Common Garter Snake

The common garter snake is a diurnal, thin colubrid. It is endemic to North America and can be found throughout the continent. It is the state reptile of Massachusetts.

In summer, it is most active in the late afternoon and morning. In the cooler months, it stays active only in the warm afternoons. It is active the entire year in warmer southern areas, but in other places, it goes into brumation in the winter. That doesn’t stop it from emerging to bask in the sun on warm winter afternoons, though.

Scientific Classifications

  • Suborder:Serpentes
  • Family:Colubridae
  • Genus:Thamnophis
  • Species:T. sirtalis

Conservation Status

Not EvaluatedNE

Not Evaluated

Data DeficientDD

Data Deficient

Least ConcernLC

Least Concern

Near ThreatenedNT

Near Threatened





Critically EndangeredCR

Critically Endangered

Extinct in the wildEW

Extinct in the wild




This snake has thirteen recognized subspecies.

  • Eastern garter snake (Thamnophis sirtalis sirtalis)
  • Red-sided garter snake (Thamnophis sirtalis parietalis)
  • California red-sided garter snake (Thamnophis sirtalis infernalis)
  • Red-spotted garter snake (Thamnophis sirtalis concinnus)
  • New Mexico garter snake (Thamnophis sirtalis dorsalis)
  • Puget Sound garter snake (Thamnophis sirtalis pickeringii)
  • San Francisco garter snake (Thamnophis sirtalis tetrataenia)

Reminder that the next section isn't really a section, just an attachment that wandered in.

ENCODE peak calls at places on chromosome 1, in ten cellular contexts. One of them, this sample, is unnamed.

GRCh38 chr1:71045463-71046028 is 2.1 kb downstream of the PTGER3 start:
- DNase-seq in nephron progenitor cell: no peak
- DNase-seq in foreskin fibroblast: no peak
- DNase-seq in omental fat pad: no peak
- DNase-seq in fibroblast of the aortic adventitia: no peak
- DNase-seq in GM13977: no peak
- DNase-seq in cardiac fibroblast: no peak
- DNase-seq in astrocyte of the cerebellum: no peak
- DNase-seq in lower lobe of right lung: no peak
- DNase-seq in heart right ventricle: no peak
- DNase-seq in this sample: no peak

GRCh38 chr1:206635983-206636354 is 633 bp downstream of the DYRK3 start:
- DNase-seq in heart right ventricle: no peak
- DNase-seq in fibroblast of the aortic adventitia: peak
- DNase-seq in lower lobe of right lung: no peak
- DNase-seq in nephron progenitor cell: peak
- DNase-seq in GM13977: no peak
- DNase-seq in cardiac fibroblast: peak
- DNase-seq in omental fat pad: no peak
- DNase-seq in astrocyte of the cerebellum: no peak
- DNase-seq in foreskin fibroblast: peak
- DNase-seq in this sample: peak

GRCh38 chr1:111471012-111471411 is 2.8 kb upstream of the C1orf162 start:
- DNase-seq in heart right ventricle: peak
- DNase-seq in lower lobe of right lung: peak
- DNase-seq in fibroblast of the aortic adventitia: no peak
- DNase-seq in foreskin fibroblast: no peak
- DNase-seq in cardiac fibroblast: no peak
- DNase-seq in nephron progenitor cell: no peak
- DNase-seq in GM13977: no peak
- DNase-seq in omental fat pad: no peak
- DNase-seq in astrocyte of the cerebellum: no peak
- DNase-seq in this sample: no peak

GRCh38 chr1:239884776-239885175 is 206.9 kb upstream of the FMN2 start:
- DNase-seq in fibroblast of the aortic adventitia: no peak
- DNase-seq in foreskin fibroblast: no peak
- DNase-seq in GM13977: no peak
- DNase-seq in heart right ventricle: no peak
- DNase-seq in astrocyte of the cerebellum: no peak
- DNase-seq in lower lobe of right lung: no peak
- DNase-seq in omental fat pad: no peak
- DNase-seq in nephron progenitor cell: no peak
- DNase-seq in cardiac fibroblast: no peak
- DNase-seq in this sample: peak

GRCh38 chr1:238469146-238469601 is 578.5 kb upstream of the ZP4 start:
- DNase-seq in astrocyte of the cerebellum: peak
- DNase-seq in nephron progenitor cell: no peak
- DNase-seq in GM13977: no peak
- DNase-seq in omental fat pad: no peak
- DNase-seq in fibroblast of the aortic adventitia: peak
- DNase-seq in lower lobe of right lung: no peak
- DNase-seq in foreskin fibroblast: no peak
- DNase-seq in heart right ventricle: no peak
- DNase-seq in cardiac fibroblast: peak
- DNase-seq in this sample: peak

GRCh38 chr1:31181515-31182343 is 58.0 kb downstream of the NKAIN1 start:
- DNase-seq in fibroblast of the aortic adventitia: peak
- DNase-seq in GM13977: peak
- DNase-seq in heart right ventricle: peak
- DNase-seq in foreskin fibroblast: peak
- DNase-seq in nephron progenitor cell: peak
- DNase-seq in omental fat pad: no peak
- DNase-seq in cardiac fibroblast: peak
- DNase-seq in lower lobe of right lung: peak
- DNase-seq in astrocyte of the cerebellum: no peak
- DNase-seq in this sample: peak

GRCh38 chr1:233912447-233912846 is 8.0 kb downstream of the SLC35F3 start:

• Chicago garter snake(Thamnophis sirtalis semifasciatus)
  • Maritime garter snake(Thamnophis sirtalis pallidulus)
  • Texas garter snake (Thamnophis sirtalis annectens)
  • Valley garter snake (Thamnophis sirtalis fitchi)
  • Blue-striped garter snake (Thamnophis sirtalis similis)
  • Thamnophis sirtalis lowei


Juvenile Common Garter Snake


The average total length of the common garter snake, including the tail, is 22 in (55 cm), with the maximum recorded length being 54 in (137 cm). Few of them grow more than 4 ft (1.2 m), with most of them remaining smaller. The average body mass is 5.3 oz (150 g).

Color and Appearance

They have longitudinal stripes in various colors, including blue, green, gold, yellow, orange, red, black, and brown. But most of them have a pattern of yellow stripes against a brown, black, or green background.

Are They Dangerous to Humans

The mildly venomous, shy garter snake is not dangerous to humans. Its venom is only toxic to its prey. The bite can only cause slight burning, itching, and swelling in humans. Handling or harming it can make it secrete a foul-smelling musk from its post-anal glands. It is resistant to natural poisons like that of the rough-skinned newt (that can kill a human if ingested) and American toad. It can absorb the toxins in its body, rendering itself poisonous, thus deterring potential predators.

Common Garter Snake Picture

The warmer the temperature of the snake, the more likely it is to run away from a predator. A snake having a cooler body temperature is more likely to remain stationary or attack. Males are more inclined to flee. Common garter snakes with more aggressive defensive behavior tend to have high stamina and are very fast in their movements.

The captive-bred common garter snakes have gentle dispositions and don’t mind handling.

Common Garter Snakes at a Glance


The common garter snake can be found as far south as the southernmost tip of Florida in the US and as far north as the southernmost tip of the Northwest Territories of Canada. It inhabits altitudes ranging from sea level to the mountains.


It lives in fields, forests, streams, prairies, meadows, wetlands, ponds, and marshes. It is often found near water.

Common Garter Snake Image


The average lifespan of the colubrid is 4 years, but it can live for up to 10 years in the wild.